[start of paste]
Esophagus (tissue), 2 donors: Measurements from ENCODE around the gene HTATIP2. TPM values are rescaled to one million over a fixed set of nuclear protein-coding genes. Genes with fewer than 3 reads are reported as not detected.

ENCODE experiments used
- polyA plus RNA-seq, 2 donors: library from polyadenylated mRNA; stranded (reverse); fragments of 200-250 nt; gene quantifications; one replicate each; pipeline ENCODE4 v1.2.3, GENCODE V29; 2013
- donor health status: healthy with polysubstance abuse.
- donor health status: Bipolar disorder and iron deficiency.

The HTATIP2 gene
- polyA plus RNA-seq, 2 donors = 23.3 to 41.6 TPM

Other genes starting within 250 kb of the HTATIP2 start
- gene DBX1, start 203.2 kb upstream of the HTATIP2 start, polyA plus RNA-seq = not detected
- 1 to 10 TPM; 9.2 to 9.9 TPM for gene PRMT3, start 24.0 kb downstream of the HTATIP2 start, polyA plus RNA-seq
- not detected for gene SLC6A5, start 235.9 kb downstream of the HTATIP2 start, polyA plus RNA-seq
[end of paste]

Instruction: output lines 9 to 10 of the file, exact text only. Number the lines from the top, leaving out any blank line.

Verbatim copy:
- gene DBX1, start 203.2 kb upstream of the HTATIP2 start, polyA plus RNA-seq = not detected
- 1 to 10 TPM; 9.2 to 9.9 TPM for gene PRMT3, start 24.0 kb downstream of the HTATIP2 start, polyA plus RNA-seq